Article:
Web testing and reporting best practices
From Search Security
As Web application attacks become more common, the need for tools to check Web sites for vulnerabilities grows. The days of picking at Web sites by hand and checking for common hacks are gone. Instead automated testing tools generate reports for management to review and developers to use as guidelines to fix security bugs.
Web scanning has become part of the testing routine used for catching other bugs in the software development life cycle. And since Web security has become a part of industry requirements like the Payment Card Industry Data Security Standard (PCI DSS), scanning for vulnerabilities is no longer a luxury; it’s now a compliance mandate.
If a scan is for compliance, it can focus on just regulatory requirements. Section 6.5 of PCI, for example, requires testing for the top ten vulnerabilities listed by the Open Web Application Security Project (OWASP). This is an excellent starting point and covers the vast majority of Web hacking attacks.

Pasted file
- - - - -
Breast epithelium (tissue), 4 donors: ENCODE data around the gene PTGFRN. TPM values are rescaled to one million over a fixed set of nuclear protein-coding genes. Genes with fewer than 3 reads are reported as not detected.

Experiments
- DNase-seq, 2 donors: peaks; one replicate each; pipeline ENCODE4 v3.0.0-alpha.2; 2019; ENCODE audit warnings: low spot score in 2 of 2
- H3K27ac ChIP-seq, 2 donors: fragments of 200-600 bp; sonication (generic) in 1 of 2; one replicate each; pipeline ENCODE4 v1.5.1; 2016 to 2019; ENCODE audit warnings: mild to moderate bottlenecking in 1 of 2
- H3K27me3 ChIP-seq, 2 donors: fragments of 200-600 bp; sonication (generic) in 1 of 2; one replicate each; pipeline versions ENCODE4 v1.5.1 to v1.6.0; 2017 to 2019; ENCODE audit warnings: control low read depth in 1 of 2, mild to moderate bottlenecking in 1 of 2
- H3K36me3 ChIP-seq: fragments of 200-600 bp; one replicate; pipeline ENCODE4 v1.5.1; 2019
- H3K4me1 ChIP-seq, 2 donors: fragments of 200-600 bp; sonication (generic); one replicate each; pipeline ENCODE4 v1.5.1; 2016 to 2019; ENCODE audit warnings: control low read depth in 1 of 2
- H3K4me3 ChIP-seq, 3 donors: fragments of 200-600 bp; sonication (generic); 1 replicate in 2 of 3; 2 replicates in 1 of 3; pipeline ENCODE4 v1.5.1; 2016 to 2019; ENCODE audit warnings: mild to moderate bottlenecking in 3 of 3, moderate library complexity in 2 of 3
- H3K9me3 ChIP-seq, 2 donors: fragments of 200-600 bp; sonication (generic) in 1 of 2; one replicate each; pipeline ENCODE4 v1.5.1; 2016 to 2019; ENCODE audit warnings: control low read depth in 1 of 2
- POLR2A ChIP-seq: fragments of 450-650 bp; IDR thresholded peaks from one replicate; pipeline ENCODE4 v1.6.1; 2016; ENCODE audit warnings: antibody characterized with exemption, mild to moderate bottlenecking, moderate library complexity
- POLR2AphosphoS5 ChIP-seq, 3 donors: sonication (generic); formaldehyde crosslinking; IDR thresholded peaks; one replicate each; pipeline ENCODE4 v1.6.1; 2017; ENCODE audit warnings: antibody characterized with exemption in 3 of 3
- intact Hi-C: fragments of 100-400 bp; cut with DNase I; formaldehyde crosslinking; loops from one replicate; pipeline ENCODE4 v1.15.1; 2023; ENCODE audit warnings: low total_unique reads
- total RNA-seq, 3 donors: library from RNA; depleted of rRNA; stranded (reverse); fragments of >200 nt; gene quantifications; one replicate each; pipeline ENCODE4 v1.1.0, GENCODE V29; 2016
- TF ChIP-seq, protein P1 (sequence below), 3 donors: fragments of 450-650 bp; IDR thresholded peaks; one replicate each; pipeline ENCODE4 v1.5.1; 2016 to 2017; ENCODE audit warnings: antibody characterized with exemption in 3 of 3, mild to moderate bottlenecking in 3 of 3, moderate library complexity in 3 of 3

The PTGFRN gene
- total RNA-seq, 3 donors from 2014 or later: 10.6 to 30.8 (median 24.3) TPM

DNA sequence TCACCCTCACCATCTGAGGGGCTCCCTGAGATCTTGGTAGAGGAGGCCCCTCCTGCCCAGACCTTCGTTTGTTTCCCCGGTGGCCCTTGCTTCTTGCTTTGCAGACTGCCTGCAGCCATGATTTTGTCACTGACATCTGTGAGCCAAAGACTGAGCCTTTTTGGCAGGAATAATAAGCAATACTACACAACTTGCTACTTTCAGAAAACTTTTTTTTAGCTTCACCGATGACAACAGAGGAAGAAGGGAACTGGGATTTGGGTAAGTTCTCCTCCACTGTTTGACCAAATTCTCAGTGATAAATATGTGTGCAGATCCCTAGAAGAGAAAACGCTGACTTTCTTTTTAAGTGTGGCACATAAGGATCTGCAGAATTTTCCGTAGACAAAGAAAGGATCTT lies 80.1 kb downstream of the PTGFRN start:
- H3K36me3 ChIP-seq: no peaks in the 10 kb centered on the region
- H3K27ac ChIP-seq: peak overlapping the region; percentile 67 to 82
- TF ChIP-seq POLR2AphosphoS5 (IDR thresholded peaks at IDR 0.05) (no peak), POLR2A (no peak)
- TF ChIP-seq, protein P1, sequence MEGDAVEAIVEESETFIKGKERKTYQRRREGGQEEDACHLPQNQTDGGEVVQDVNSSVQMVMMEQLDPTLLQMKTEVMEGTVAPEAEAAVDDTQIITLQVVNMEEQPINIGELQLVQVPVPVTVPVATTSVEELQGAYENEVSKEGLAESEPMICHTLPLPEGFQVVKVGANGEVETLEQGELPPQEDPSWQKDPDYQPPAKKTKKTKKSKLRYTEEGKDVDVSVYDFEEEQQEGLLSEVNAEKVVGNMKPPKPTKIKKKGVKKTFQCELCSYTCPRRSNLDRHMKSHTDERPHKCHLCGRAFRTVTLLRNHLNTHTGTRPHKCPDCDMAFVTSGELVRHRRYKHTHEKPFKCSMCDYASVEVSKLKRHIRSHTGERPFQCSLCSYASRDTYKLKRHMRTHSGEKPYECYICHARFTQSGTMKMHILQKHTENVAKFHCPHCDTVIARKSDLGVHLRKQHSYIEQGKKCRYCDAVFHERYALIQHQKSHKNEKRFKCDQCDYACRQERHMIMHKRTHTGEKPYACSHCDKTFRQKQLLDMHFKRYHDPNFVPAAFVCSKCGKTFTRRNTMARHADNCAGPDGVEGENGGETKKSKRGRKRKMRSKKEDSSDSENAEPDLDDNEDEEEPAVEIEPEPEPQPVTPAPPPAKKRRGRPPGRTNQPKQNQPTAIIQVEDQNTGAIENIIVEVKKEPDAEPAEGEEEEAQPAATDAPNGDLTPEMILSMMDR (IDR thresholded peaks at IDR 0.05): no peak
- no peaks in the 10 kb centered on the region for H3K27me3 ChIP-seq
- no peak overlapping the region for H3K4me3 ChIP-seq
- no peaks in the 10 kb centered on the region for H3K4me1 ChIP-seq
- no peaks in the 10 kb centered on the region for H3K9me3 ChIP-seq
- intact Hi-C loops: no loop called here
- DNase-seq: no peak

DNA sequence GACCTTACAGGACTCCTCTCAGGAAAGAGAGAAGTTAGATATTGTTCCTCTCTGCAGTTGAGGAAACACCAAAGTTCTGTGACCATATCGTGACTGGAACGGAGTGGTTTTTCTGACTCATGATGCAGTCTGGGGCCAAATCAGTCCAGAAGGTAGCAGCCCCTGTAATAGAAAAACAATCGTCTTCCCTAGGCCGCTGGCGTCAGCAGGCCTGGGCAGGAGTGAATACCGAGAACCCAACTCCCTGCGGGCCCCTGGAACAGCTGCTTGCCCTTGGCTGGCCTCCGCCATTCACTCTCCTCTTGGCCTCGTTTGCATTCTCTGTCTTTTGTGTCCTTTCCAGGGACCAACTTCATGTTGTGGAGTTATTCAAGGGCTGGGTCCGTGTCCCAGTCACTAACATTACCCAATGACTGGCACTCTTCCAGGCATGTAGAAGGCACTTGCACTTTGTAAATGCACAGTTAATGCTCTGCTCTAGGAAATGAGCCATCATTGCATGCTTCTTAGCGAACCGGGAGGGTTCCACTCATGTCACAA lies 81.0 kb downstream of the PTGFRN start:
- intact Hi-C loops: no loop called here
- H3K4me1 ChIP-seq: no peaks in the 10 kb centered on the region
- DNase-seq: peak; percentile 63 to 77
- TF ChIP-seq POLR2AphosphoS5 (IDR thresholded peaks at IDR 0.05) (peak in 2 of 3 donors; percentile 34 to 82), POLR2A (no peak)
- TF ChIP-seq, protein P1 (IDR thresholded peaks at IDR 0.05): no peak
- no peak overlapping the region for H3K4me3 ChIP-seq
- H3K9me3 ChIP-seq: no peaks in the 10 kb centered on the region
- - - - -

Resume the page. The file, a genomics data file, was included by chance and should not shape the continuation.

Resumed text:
But if tests are a routine part of a company’s software development life cycle, it’s a good idea to run a broader scan. Ideally, corporate scanning should be wrapped around a company’s IT security policy. Some policies may mandate two-factor authentication for high-risk transactional sites or password policies not listed in OWASP that should also be tested.
Remember, compliance pleases auditors and regulators, but there’s more to security than checking off lists.